A chill Q&A with master ice carver Chris Swarbrick

A Chris Swarbrick masterpiece

A Chris Swarbrick masterpiece

Have you hung out at the Ice Bar at the Chambers or admired ice carvings at local weddings, festivals, or corporate events? Then no doubt you've enjoyed the work of Chris Swarbrick, master ice carver and all-around chill guy. In 1998, he was simply a businessman who purchased an ice mold franchise and called it Ice Occasions. Upon finding that custom-made designs were the real sell, he taught himself how to carve. Now, he routinely wins the St. Paul Winter Carnival and even makes his own ice blocks.

The Hot Dish tracked down Swarbrick during the busy season and got him to answer a few questions for us from his studio in Ellsworth, Wisconsin.


What is your studio like? What tools and equipment do you use?

My studio is in Ellsworth, Wisconsin. I have a large building that was formerly a liquor distributor's building. I have a number of machines that make approximately 70 blocks (of ice) a week. I have three different walk-in freezers to store blocks and create sculptures in. I use a wide variety of tools. I have a computerized router that creates perfect replicas of logos and also makes shot glasses and other products. I have an ice lathe that can turn ice pillars and vases. I use chainsaws and chisels and routers to create the ice carvings. I also have a number of different drainage systems that are needed to display the ice sculptures at events.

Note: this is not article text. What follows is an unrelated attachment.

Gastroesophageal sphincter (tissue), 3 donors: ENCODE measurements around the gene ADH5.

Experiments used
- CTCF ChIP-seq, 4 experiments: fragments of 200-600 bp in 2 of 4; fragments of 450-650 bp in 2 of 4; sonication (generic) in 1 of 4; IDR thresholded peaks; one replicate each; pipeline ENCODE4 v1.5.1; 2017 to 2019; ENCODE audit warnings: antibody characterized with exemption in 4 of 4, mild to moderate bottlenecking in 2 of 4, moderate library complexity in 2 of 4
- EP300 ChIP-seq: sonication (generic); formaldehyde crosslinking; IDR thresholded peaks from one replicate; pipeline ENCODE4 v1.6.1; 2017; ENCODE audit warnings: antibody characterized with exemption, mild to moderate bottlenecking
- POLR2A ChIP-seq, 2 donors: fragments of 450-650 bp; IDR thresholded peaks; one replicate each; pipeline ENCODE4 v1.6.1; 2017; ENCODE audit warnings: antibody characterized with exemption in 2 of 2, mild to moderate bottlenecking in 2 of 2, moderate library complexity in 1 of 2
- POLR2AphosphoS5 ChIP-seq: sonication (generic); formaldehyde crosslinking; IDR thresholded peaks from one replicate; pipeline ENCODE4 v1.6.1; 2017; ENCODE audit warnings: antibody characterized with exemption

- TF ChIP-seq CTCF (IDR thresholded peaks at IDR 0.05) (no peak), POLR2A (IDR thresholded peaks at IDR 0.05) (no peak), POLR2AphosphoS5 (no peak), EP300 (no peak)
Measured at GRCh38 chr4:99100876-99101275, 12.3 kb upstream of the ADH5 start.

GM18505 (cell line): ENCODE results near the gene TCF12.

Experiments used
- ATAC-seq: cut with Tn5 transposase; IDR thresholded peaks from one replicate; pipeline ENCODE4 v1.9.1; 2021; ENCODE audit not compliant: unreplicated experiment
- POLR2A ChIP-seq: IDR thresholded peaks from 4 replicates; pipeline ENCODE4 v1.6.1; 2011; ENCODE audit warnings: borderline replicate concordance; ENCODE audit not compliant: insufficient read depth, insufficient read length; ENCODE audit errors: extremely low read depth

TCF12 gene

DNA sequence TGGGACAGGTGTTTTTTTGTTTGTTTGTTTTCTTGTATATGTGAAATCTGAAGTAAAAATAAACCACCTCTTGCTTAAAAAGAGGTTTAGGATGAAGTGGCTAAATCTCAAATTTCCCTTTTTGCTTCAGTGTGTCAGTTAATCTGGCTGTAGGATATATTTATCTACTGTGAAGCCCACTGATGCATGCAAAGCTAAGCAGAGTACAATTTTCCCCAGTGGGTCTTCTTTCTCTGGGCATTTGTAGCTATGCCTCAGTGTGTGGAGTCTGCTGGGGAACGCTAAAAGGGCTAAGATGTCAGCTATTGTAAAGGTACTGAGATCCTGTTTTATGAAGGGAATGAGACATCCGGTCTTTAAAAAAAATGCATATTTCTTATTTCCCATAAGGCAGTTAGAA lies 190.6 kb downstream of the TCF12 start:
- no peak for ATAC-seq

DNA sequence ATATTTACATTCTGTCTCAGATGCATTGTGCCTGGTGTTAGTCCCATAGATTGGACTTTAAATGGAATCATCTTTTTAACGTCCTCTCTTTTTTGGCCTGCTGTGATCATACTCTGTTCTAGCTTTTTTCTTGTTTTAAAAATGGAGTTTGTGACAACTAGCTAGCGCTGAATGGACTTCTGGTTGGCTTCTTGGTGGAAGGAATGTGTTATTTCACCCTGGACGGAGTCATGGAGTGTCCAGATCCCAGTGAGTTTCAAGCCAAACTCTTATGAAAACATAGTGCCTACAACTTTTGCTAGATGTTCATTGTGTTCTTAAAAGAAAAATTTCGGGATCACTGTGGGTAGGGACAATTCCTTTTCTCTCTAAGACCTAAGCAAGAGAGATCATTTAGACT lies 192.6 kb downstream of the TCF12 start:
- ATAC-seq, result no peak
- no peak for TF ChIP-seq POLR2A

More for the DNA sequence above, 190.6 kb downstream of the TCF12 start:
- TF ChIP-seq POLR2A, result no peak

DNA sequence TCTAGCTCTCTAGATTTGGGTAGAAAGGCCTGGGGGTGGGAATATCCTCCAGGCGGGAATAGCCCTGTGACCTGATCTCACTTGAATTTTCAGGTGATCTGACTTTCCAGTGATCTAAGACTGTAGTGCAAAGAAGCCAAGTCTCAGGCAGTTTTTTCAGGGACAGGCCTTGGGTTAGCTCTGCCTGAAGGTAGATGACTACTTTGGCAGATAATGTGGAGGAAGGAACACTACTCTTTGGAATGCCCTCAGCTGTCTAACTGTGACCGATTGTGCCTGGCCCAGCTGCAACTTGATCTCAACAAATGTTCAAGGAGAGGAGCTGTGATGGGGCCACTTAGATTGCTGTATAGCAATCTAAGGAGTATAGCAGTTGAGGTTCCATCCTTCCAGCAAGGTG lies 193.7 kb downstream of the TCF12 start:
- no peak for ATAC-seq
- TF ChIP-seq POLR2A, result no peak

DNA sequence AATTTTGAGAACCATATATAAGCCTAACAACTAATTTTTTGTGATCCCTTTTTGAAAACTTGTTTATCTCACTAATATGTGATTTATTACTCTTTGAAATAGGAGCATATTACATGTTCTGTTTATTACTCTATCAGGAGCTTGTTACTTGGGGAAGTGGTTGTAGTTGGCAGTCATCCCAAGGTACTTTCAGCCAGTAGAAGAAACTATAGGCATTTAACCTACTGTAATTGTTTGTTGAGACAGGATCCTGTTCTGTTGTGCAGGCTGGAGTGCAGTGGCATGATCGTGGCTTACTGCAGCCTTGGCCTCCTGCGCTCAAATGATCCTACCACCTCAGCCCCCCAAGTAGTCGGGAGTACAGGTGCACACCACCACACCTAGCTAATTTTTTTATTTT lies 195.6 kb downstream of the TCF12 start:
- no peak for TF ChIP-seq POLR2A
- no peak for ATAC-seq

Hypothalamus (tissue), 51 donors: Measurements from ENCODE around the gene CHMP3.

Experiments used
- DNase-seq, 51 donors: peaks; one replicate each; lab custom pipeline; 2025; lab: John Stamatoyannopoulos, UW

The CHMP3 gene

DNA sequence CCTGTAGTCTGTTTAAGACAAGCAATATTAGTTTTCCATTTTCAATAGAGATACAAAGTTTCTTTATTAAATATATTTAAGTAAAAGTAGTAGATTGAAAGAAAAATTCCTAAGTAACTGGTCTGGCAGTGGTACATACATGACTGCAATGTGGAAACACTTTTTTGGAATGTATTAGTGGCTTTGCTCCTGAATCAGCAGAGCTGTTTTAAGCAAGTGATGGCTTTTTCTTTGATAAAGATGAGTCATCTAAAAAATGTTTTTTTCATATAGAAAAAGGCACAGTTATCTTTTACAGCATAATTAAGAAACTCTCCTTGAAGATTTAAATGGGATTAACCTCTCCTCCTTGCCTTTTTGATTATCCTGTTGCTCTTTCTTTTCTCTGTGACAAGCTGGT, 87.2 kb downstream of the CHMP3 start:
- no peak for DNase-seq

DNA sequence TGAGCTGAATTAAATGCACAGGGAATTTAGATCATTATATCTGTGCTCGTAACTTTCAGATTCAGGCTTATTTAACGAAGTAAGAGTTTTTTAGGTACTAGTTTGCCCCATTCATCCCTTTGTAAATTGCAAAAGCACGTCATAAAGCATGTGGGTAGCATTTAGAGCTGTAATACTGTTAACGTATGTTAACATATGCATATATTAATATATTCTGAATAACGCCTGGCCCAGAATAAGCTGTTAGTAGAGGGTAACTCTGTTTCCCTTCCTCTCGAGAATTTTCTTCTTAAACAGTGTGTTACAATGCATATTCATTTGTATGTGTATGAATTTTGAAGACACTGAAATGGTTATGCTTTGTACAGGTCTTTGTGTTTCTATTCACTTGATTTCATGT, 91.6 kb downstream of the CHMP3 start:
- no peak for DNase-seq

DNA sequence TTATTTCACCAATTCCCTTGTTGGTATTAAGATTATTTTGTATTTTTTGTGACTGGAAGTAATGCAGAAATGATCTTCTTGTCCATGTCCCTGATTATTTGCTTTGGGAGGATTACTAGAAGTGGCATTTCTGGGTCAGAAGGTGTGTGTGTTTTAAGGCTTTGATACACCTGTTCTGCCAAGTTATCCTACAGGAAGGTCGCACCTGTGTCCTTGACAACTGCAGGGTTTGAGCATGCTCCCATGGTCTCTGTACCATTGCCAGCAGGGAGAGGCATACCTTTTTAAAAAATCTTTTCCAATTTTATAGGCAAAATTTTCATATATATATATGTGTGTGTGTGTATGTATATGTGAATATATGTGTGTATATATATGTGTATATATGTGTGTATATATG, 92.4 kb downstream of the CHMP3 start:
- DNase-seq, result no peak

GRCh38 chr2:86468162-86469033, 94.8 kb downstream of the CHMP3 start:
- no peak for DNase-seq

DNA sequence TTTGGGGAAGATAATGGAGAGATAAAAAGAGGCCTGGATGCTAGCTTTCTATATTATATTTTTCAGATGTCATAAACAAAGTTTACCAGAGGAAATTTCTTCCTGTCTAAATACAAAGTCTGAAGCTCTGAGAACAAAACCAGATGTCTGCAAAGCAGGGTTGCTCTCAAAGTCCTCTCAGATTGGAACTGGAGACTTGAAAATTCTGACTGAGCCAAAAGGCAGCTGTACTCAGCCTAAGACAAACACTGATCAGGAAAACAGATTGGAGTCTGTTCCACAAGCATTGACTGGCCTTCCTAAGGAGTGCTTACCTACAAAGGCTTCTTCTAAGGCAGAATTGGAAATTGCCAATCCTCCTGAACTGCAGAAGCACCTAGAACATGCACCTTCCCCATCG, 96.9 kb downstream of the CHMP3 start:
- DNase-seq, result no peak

What is the craziest or most complicated thing you've carved or created?

The craziest, I would have to say, is one I did for a wedding that was a beaver dam that said "Muskrat Love" on it. Other fun ones for weddings include a Harley engine, a shirtless fireman, and carvings of the family pet. I love doing pieces that are truly unique to each couple.

Most complicated was definitely the Multiblock World Championships in Alaska. You have to make a sculpture out of 10 blocks that are each 4 x 6 x 3 feet. That is roughly 6,000 pounds per block. My team created a 25-foot-high sculpture. Building a 30-foot ice lounge outside of the Fox News Studio for the Fox and Friends Show in the rain was a lot of work as well.

Have you made ice carvings for any celebrities or famous folks?

I have done work for many celebrity parties--some include George W. Bush, Tim Pawlenty, U2, AC/DC, and Kid Rock, to name a few. Local celebs include Bill Austin, Steve Schussler, and just recently I did a party at Rick Kupchella's house.

What are you working on now?

This week I am getting ready for the St. Paul Winter Carnival. This year they are celebrating 125 years. I am the master carver, so I am in charge of a number of large sculptures in Rice Park. We are building a 125-foot-long wall, a replica of King Tut's Coffinette, a 12-foot semicircular ice bar, and a number of other corporate sponsor sculptures. As well I will be competing in the 20-block competition and the individual two-block competition.